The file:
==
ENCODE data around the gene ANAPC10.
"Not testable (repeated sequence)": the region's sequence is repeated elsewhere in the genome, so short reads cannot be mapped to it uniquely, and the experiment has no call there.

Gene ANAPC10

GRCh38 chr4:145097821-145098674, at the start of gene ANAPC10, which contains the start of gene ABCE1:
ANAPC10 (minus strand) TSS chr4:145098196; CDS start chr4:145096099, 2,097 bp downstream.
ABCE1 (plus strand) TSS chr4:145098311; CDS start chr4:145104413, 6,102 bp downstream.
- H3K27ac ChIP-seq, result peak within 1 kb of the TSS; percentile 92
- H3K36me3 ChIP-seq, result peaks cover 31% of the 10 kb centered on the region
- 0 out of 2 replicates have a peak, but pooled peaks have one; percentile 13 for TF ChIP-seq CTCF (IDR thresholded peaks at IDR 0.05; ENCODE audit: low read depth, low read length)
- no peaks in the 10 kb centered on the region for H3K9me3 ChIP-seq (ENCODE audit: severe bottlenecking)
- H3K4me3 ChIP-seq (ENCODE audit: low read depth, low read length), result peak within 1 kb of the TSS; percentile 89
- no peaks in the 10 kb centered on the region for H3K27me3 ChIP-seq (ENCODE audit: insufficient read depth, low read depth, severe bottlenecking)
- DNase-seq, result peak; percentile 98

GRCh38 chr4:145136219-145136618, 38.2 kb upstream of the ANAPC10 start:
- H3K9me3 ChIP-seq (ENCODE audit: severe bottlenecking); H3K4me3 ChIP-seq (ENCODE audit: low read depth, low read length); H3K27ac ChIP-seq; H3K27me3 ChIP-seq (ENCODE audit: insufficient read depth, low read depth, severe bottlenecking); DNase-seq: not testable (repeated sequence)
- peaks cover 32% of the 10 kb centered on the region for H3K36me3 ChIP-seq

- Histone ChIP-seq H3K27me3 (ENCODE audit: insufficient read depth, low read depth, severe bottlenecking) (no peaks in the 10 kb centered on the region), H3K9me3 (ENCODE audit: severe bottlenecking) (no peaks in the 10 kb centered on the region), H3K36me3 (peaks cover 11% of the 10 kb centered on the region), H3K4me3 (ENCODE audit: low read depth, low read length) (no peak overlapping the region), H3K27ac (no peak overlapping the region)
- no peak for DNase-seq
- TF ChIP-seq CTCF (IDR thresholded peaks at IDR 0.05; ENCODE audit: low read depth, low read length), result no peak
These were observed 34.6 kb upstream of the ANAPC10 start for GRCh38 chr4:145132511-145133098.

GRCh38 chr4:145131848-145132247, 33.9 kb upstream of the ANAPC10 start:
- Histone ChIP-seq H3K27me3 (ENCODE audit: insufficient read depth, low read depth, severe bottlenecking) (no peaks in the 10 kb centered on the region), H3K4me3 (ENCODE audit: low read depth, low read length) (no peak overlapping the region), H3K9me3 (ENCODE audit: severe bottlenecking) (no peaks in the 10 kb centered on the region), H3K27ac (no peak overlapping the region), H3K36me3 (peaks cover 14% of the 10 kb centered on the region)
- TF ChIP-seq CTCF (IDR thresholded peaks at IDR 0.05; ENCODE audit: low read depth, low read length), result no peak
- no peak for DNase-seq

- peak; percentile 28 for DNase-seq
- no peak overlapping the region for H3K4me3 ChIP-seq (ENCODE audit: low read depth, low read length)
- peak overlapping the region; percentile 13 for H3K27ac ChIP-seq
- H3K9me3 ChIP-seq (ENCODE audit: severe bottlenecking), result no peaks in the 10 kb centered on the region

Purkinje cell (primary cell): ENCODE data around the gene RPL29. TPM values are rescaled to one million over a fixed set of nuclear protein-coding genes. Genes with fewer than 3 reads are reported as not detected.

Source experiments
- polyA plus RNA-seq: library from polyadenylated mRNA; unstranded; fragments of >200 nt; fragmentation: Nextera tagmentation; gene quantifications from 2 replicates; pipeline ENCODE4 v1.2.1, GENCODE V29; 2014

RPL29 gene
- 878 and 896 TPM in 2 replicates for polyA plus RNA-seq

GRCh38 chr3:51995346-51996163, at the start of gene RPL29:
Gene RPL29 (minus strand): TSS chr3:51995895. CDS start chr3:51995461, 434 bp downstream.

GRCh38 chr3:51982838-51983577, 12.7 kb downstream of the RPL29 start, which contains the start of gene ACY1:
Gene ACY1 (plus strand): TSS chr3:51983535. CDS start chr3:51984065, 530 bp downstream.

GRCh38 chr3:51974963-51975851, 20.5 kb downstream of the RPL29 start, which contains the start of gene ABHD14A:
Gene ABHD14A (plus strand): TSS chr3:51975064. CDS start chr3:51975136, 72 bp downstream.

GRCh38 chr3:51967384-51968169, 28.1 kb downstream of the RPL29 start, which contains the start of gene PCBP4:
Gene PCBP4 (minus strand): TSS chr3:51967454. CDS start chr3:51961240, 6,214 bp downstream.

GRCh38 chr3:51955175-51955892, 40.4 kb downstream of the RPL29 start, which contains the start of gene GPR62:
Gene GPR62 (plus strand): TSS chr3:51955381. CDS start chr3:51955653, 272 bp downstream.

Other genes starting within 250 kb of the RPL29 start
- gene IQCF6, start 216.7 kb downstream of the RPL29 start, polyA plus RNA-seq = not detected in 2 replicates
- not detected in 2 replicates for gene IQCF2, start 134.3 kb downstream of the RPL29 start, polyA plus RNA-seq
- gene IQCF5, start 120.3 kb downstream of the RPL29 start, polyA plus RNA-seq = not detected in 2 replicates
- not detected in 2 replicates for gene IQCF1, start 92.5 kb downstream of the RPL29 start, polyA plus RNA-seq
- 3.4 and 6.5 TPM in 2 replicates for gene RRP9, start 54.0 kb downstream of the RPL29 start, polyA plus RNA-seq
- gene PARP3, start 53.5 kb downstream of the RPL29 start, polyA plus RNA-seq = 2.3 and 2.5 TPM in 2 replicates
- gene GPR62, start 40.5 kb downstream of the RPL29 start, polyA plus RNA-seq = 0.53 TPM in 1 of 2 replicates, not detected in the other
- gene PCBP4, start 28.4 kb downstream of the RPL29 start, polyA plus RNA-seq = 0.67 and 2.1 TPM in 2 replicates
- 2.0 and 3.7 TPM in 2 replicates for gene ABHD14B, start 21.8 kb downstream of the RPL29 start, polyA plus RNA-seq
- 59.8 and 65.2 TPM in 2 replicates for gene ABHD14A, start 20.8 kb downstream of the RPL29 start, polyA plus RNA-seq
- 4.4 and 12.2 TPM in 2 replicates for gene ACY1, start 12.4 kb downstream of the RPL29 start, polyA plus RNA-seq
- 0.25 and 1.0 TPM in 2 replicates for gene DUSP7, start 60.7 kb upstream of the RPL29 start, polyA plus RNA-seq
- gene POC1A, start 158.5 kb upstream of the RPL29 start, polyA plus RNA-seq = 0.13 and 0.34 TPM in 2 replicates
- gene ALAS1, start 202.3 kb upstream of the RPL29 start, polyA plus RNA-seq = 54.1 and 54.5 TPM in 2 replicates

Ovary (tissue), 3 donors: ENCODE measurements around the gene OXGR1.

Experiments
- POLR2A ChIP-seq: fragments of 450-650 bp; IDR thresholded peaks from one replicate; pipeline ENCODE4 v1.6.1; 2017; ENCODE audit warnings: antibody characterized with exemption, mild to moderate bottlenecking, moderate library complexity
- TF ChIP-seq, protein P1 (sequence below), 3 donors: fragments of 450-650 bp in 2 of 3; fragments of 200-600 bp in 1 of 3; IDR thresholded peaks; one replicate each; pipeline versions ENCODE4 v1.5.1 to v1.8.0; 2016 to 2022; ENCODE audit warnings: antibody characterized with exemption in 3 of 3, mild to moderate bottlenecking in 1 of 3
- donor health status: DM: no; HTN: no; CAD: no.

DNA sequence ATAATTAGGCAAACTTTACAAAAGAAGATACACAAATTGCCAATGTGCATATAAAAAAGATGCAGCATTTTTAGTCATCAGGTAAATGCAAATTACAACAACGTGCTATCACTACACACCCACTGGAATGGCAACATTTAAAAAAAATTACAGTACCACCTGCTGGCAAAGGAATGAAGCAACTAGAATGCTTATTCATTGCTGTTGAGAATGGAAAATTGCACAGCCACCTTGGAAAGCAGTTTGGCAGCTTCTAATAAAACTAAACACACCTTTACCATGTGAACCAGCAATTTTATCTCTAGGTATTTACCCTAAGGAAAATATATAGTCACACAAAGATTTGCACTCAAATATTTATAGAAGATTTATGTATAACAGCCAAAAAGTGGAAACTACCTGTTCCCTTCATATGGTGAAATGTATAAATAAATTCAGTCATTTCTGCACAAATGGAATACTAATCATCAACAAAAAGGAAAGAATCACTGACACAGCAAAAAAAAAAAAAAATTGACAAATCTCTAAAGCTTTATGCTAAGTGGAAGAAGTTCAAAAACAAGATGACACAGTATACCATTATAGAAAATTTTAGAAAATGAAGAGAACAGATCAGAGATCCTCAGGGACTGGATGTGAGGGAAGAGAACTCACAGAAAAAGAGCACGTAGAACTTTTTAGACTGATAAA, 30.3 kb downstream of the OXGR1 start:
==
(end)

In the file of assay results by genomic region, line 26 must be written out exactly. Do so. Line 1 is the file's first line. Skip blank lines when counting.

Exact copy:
- no peak overlapping the region for H3K4me3 ChIP-seq (ENCODE audit: low read depth, low read length)